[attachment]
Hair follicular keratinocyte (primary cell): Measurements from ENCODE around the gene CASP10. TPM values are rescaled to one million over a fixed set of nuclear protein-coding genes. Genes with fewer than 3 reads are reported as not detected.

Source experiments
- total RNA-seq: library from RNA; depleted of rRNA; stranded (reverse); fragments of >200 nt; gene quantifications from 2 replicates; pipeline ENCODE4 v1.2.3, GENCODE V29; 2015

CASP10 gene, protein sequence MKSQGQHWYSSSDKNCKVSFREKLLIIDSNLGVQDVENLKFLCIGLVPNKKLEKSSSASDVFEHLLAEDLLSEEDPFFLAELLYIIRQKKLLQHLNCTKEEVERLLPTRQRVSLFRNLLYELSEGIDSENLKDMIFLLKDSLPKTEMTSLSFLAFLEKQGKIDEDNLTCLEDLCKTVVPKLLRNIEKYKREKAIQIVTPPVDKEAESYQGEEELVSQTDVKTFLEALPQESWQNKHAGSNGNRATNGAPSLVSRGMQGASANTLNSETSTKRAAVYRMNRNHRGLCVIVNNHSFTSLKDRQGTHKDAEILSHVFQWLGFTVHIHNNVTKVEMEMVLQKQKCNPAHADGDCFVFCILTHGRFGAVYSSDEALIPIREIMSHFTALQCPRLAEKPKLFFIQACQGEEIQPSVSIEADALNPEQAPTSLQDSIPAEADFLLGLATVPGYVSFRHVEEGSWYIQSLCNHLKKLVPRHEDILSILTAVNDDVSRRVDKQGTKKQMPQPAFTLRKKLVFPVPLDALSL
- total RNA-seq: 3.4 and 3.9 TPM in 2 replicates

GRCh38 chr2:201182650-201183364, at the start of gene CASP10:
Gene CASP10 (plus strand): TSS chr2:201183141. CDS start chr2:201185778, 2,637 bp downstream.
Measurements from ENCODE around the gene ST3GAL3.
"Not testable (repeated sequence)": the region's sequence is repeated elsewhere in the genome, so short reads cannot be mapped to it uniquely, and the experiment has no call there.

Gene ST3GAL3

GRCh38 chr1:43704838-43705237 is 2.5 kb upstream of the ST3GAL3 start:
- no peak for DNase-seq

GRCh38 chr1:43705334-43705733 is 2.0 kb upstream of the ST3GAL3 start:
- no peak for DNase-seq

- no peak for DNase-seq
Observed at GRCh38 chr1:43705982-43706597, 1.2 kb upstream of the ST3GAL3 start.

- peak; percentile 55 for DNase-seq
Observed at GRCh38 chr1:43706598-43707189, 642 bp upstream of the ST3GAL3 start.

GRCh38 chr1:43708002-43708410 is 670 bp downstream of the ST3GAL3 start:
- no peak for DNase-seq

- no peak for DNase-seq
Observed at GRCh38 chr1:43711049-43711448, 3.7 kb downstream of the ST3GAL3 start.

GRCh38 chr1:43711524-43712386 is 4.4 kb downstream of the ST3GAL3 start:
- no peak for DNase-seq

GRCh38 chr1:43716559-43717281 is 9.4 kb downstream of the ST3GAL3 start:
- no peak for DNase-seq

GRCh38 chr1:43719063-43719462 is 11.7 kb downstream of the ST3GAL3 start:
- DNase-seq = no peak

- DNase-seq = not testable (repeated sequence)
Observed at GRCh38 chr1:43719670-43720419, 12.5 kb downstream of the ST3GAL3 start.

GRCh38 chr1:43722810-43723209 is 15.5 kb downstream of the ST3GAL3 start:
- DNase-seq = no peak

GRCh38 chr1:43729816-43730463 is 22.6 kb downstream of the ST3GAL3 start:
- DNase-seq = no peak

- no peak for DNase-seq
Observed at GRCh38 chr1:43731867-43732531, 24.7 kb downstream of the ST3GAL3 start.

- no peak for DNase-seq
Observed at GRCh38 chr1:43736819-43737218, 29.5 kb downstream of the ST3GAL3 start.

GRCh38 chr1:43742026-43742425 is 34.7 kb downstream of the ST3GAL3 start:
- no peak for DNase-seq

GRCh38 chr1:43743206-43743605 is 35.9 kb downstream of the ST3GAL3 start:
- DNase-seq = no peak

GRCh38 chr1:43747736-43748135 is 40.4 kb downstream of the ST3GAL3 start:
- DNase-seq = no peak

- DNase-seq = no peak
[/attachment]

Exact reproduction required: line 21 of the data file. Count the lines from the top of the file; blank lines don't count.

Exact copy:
- no peak for DNase-seq